Fifty years ago, if you pulled a mooring rope from the waters off Cape Cod, it would have emerged covered with mussels, barnacles and algae. Today the lines would be coated with slimy invertebrates called tunicates, one of some 4,000 known invasive aquatic species worldwide. Spread by global trade, invasive species as diverse as tunicates in the Northeast, lionfish in the Southeast, and mangrove trees in Hawaii are competing with native species for resources, attacking indigenous organisms, and restructuring habitats.
Tunicates provide a vivid example of how an The best hope is to control their numbers–even by eating them. invasive
species can devastate its environment. At least one species came to New England in the 1970s, possibly on a Japanese shipping vessel, says Mary Carman, a researcher at Woods Hole. Some tunicate species have invaded Cape Cod eelgrass beds, pushing out the bay scallop, a major source of income for local fisherman. Attempts to eradicate tunicates with scrubs and bleach dips have met with little success; even a tiny remaining snippet may rebloom into an entire colony. “Their resilience and plasticity are amazing,” Carman says.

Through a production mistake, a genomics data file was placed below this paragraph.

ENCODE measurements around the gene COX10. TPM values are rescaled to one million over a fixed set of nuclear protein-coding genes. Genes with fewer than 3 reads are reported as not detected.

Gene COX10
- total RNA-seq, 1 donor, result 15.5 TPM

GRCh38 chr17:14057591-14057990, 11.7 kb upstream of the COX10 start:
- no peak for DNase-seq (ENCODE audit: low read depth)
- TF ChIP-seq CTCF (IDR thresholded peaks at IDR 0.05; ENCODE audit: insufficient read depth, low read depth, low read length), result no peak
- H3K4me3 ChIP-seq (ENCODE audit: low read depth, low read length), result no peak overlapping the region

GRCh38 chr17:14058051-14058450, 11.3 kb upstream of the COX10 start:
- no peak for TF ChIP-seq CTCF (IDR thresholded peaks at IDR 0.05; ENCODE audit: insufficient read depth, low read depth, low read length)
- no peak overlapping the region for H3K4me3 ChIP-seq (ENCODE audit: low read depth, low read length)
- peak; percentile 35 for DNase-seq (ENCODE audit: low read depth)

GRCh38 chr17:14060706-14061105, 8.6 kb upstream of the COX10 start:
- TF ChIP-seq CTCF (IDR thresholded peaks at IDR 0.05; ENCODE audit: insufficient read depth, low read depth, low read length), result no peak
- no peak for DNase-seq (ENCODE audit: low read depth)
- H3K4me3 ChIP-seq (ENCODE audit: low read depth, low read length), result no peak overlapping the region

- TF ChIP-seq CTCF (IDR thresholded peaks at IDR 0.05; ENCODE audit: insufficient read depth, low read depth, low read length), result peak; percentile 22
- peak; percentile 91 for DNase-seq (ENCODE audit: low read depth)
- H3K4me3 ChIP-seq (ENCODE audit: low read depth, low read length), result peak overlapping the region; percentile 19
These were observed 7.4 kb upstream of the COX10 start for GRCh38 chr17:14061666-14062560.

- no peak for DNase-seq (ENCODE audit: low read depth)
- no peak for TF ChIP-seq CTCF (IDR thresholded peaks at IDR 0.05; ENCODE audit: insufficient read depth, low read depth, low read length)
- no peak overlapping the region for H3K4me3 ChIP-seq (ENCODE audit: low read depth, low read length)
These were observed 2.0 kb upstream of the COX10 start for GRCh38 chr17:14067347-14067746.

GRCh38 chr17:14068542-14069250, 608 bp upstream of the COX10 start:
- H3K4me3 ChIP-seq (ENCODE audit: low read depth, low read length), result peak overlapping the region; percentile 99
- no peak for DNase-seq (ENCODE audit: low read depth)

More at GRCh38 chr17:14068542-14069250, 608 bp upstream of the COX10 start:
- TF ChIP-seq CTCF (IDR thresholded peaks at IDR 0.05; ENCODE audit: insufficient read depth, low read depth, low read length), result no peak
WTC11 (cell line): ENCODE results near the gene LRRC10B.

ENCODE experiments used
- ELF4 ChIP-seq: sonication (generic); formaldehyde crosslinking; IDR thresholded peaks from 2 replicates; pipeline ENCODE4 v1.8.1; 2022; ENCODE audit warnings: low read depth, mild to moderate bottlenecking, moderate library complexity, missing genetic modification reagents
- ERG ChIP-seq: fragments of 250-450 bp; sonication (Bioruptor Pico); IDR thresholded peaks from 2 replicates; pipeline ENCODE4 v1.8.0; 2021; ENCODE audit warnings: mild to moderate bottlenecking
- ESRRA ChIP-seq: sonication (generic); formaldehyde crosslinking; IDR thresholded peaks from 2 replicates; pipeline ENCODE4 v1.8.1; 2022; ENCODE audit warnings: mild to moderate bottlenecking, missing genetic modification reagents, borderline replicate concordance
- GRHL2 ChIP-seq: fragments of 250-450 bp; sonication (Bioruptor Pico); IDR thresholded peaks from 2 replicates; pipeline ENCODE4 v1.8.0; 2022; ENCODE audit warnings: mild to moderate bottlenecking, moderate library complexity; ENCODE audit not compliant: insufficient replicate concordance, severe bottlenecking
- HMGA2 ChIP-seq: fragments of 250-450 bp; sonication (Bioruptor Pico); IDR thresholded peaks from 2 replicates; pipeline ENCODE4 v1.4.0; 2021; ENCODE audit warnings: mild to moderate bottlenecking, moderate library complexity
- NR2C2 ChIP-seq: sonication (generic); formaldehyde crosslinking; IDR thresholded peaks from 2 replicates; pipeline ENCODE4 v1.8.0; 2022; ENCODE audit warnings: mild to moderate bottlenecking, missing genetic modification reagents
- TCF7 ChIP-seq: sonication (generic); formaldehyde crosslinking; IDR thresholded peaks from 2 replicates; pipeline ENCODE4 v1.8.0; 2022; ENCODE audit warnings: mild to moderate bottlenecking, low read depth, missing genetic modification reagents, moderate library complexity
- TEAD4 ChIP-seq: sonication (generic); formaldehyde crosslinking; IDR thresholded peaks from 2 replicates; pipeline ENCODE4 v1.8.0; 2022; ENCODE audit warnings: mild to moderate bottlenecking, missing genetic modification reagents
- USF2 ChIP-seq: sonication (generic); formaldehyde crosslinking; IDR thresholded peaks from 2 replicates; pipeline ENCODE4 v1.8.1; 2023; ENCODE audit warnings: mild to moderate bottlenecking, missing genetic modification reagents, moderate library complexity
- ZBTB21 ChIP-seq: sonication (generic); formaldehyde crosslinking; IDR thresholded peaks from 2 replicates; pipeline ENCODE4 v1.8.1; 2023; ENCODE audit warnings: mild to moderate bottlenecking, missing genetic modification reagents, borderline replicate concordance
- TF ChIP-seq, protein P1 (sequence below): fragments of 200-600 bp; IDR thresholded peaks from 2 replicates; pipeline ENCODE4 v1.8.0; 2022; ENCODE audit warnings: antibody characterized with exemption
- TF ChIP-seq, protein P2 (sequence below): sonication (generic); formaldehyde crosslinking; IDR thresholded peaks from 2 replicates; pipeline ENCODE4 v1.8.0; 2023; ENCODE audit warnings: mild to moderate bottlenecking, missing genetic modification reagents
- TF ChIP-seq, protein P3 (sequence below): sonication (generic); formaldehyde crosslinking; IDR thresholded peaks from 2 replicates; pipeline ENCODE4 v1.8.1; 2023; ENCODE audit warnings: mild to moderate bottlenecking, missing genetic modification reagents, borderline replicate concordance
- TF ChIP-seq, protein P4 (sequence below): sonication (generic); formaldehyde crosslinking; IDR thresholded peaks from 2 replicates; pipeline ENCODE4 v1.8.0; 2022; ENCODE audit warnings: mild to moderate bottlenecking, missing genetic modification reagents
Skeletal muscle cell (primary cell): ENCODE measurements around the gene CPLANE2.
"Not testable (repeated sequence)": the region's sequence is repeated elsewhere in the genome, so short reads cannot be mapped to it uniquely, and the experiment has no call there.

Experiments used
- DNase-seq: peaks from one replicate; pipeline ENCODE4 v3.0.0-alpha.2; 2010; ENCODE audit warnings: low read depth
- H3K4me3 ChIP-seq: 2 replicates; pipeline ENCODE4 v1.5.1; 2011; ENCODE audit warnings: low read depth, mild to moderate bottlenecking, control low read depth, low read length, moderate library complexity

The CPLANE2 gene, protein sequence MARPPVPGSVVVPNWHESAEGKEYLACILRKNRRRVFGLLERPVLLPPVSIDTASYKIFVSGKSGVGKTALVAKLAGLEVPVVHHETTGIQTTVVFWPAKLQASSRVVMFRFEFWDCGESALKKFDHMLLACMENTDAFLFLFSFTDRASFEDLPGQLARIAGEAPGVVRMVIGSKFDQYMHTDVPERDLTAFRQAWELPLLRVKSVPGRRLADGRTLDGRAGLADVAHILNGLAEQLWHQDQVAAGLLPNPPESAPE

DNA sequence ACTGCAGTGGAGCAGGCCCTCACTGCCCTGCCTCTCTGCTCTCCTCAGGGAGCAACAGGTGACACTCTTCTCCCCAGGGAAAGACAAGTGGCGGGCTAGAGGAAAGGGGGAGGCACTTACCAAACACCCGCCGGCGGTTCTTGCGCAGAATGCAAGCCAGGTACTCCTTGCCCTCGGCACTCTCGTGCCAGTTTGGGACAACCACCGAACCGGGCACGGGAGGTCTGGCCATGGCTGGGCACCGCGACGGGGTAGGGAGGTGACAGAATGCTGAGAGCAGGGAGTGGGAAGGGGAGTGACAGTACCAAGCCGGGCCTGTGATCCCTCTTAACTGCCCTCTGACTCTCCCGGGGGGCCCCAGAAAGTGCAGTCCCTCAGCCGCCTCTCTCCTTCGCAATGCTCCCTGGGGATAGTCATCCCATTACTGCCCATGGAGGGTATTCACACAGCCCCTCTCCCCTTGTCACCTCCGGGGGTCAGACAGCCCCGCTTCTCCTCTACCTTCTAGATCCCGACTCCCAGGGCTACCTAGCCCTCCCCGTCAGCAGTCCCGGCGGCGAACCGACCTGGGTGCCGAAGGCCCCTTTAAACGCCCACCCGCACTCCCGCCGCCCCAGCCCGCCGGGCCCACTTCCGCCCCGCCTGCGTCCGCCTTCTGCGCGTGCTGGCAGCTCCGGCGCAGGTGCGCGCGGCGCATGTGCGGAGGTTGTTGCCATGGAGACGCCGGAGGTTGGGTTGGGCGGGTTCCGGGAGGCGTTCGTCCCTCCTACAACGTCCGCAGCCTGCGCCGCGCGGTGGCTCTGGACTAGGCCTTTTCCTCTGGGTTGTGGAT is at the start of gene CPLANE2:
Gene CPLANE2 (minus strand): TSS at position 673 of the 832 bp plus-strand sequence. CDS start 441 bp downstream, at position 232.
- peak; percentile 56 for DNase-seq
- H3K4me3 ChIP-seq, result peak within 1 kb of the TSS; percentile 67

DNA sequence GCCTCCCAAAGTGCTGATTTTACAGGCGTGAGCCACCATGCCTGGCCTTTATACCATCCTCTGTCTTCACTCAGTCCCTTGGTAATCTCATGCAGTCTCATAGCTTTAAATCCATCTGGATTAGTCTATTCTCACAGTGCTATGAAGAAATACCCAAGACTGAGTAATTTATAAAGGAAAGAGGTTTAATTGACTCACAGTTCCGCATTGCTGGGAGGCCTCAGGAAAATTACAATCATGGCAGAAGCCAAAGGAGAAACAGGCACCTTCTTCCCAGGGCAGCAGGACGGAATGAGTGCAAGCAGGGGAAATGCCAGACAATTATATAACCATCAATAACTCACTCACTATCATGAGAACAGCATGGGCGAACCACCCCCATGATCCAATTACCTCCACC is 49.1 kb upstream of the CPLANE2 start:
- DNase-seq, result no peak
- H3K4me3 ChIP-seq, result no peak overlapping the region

“In general, we view invasions as toothpaste out of the tube,” says ecologist James Carlton of Williams College. “You can’t stuff it back in.” Even in the rare case of early detection, removal is challenging. In 2000, a diver spotted an invasive seaweed that had recently been dumped in a San Diego County lagoon; it took six years and $7 million to remove.
The best way to reduce invasive species is to prevent them from arriving in the first place. Most appear in the ballast water of the approximately 100,000 commercial vessels that sail to the U.S. every year. The EPA and the Coast Guard are now writing ballast-water regulations, which would set tolerance levels for organisms in ballast water. Meanwhile, dozens of companies are developing techniques for meeting those standards, including computerized filtration and ultraviolet irradiation. But for established invaders, the best hope is to control their numbers—even by eating them. In 2009 the National Oceanic and Atmospheric Administration launched a program to stimulate an appetite among fishermen, chefs and diners for lionfish.